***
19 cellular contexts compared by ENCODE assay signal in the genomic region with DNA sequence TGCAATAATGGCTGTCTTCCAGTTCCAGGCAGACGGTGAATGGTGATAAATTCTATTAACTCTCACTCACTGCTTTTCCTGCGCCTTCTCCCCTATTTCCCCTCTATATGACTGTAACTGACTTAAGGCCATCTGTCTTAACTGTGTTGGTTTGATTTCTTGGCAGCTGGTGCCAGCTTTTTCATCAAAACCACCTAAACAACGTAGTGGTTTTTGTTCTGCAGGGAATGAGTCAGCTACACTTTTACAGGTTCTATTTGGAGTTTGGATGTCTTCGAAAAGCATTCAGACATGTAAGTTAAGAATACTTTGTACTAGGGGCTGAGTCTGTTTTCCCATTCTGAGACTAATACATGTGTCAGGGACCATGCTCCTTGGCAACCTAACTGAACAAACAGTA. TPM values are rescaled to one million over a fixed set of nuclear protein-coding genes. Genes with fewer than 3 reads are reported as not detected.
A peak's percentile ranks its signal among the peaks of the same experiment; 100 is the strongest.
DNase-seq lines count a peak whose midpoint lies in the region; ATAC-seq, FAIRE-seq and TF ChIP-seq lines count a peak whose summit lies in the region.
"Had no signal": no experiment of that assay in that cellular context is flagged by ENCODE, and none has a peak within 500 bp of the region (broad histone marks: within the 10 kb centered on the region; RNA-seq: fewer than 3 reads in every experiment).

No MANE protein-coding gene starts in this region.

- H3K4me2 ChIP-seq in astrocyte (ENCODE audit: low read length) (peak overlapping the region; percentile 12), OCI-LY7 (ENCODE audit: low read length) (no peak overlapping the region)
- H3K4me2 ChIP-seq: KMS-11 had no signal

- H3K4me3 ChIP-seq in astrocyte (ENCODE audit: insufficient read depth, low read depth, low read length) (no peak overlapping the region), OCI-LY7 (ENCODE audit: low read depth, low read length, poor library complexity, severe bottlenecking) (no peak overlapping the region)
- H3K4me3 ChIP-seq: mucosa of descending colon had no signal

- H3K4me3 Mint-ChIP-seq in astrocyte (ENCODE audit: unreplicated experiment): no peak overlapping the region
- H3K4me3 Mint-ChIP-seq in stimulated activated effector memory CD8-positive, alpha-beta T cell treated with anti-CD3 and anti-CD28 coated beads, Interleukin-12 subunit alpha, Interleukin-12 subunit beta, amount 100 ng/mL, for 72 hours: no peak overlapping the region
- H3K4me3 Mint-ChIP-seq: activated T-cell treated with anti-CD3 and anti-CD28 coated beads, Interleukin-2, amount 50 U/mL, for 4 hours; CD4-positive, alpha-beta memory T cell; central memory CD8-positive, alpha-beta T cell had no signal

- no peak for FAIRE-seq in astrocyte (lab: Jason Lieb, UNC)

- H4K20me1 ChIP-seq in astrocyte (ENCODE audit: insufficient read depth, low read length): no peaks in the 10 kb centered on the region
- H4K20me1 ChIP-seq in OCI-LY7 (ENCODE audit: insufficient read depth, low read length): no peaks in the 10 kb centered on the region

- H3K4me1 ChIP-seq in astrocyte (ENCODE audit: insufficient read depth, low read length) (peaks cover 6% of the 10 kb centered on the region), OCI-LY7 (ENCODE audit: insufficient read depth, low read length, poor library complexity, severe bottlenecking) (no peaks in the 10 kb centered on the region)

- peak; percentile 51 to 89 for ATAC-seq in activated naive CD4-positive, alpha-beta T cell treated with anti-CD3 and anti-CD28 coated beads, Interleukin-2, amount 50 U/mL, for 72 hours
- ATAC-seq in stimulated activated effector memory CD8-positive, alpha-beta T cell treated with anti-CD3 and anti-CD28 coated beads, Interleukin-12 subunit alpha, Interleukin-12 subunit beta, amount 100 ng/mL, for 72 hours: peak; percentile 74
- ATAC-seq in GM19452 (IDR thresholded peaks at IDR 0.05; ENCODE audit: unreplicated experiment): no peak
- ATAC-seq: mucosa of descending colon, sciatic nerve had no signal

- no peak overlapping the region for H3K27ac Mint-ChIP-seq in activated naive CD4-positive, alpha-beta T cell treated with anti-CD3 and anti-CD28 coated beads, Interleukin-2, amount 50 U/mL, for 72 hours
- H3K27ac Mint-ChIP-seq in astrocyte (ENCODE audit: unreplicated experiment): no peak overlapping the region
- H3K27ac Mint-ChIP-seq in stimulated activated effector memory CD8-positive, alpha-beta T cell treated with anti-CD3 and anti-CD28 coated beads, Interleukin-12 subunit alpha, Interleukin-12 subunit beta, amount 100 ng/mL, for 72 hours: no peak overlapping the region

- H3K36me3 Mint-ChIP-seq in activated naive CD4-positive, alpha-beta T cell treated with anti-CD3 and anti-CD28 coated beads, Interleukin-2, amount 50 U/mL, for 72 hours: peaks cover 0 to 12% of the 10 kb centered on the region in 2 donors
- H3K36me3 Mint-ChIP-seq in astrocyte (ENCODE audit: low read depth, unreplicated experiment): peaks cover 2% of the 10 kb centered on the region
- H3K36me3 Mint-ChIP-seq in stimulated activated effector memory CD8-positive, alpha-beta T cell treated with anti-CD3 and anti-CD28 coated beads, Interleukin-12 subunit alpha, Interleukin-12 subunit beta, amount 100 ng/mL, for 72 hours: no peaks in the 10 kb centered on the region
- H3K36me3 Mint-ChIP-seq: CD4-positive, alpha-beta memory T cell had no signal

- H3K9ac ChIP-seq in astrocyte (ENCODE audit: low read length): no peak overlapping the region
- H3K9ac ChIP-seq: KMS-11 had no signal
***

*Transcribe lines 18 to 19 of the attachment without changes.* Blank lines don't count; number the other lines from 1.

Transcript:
- ATAC-seq in stimulated activated effector memory CD8-positive, alpha-beta T cell treated with anti-CD3 and anti-CD28 coated beads, Interleukin-12 subunit alpha, Interleukin-12 subunit beta, amount 100 ng/mL, for 72 hours: peak; percentile 74
- ATAC-seq in GM19452 (IDR thresholded peaks at IDR 0.05; ENCODE audit: unreplicated experiment): no peak